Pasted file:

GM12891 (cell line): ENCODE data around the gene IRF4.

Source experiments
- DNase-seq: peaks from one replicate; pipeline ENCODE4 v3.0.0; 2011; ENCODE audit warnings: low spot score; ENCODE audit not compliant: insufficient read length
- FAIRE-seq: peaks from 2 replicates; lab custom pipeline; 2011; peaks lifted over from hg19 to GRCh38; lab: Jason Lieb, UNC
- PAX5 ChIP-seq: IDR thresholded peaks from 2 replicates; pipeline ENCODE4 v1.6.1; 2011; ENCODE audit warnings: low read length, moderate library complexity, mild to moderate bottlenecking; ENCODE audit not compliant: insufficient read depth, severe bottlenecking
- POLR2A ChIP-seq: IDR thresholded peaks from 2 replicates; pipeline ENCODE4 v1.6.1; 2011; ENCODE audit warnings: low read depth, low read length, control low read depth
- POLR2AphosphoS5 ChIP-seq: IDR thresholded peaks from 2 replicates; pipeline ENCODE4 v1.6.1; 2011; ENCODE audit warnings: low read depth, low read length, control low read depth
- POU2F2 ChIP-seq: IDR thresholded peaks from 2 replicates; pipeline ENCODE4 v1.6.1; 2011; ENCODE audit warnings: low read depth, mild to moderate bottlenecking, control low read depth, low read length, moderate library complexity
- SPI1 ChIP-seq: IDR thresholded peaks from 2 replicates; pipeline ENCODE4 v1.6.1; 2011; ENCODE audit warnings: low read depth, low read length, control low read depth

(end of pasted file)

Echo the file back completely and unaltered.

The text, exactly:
GM12891 (cell line): ENCODE data around the gene IRF4.

Source experiments
- DNase-seq: peaks from one replicate; pipeline ENCODE4 v3.0.0; 2011; ENCODE audit warnings: low spot score; ENCODE audit not compliant: insufficient read length
- FAIRE-seq: peaks from 2 replicates; lab custom pipeline; 2011; peaks lifted over from hg19 to GRCh38; lab: Jason Lieb, UNC
- PAX5 ChIP-seq: IDR thresholded peaks from 2 replicates; pipeline ENCODE4 v1.6.1; 2011; ENCODE audit warnings: low read length, moderate library complexity, mild to moderate bottlenecking; ENCODE audit not compliant: insufficient read depth, severe bottlenecking
- POLR2A ChIP-seq: IDR thresholded peaks from 2 replicates; pipeline ENCODE4 v1.6.1; 2011; ENCODE audit warnings: low read depth, low read length, control low read depth
- POLR2AphosphoS5 ChIP-seq: IDR thresholded peaks from 2 replicates; pipeline ENCODE4 v1.6.1; 2011; ENCODE audit warnings: low read depth, low read length, control low read depth
- POU2F2 ChIP-seq: IDR thresholded peaks from 2 replicates; pipeline ENCODE4 v1.6.1; 2011; ENCODE audit warnings: low read depth, mild to moderate bottlenecking, control low read depth, low read length, moderate library complexity
- SPI1 ChIP-seq: IDR thresholded peaks from 2 replicates; pipeline ENCODE4 v1.6.1; 2011; ENCODE audit warnings: low read depth, low read length, control low read depth